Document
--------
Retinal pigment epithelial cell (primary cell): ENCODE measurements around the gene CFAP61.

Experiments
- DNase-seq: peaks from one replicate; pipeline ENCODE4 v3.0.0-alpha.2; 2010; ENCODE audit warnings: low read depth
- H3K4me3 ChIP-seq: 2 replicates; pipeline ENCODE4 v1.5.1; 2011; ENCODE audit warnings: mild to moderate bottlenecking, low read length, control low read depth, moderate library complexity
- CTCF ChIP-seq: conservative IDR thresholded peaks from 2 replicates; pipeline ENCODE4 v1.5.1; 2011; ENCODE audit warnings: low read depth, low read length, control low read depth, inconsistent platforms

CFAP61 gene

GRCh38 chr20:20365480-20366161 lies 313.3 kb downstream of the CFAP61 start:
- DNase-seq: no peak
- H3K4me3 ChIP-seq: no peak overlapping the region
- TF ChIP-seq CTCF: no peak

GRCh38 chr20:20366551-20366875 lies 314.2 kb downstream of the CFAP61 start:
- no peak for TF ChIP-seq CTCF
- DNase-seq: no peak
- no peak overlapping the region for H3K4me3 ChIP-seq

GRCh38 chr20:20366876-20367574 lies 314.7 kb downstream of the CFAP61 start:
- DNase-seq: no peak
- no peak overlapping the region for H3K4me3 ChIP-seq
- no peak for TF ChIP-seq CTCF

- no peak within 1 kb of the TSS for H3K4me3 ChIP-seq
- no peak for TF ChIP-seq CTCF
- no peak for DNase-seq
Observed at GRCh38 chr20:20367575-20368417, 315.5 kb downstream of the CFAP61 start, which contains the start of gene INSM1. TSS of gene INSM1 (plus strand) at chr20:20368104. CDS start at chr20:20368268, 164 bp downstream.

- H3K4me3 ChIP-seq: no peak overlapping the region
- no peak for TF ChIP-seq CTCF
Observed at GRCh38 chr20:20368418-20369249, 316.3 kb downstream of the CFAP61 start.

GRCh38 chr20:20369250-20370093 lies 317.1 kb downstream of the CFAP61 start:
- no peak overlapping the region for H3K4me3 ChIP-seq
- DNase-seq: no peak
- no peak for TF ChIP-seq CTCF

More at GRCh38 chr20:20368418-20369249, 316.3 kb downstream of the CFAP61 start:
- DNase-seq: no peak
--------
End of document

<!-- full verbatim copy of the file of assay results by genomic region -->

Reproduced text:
Retinal pigment epithelial cell (primary cell): ENCODE measurements around the gene CFAP61.

Experiments
- DNase-seq: peaks from one replicate; pipeline ENCODE4 v3.0.0-alpha.2; 2010; ENCODE audit warnings: low read depth
- H3K4me3 ChIP-seq: 2 replicates; pipeline ENCODE4 v1.5.1; 2011; ENCODE audit warnings: mild to moderate bottlenecking, low read length, control low read depth, moderate library complexity
- CTCF ChIP-seq: conservative IDR thresholded peaks from 2 replicates; pipeline ENCODE4 v1.5.1; 2011; ENCODE audit warnings: low read depth, low read length, control low read depth, inconsistent platforms

CFAP61 gene

GRCh38 chr20:20365480-20366161 lies 313.3 kb downstream of the CFAP61 start:
- DNase-seq: no peak
- H3K4me3 ChIP-seq: no peak overlapping the region
- TF ChIP-seq CTCF: no peak

GRCh38 chr20:20366551-20366875 lies 314.2 kb downstream of the CFAP61 start:
- no peak for TF ChIP-seq CTCF
- DNase-seq: no peak
- no peak overlapping the region for H3K4me3 ChIP-seq

GRCh38 chr20:20366876-20367574 lies 314.7 kb downstream of the CFAP61 start:
- DNase-seq: no peak
- no peak overlapping the region for H3K4me3 ChIP-seq
- no peak for TF ChIP-seq CTCF

- no peak within 1 kb of the TSS for H3K4me3 ChIP-seq
- no peak for TF ChIP-seq CTCF
- no peak for DNase-seq
Observed at GRCh38 chr20:20367575-20368417, 315.5 kb downstream of the CFAP61 start, which contains the start of gene INSM1. TSS of gene INSM1 (plus strand) at chr20:20368104. CDS start at chr20:20368268, 164 bp downstream.

- H3K4me3 ChIP-seq: no peak overlapping the region
- no peak for TF ChIP-seq CTCF
Observed at GRCh38 chr20:20368418-20369249, 316.3 kb downstream of the CFAP61 start.

GRCh38 chr20:20369250-20370093 lies 317.1 kb downstream of the CFAP61 start:
- no peak overlapping the region for H3K4me3 ChIP-seq
- DNase-seq: no peak
- no peak for TF ChIP-seq CTCF

More at GRCh38 chr20:20368418-20369249, 316.3 kb downstream of the CFAP61 start:
- DNase-seq: no peak